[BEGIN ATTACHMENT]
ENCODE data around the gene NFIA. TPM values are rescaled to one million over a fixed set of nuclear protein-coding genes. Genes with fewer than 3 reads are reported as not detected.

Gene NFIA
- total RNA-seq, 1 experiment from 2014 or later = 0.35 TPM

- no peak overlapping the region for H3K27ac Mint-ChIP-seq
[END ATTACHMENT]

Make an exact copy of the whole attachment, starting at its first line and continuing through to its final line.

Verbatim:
ENCODE data around the gene NFIA. TPM values are rescaled to one million over a fixed set of nuclear protein-coding genes. Genes with fewer than 3 reads are reported as not detected.

Gene NFIA
- total RNA-seq, 1 experiment from 2014 or later = 0.35 TPM

- no peak overlapping the region for H3K27ac Mint-ChIP-seq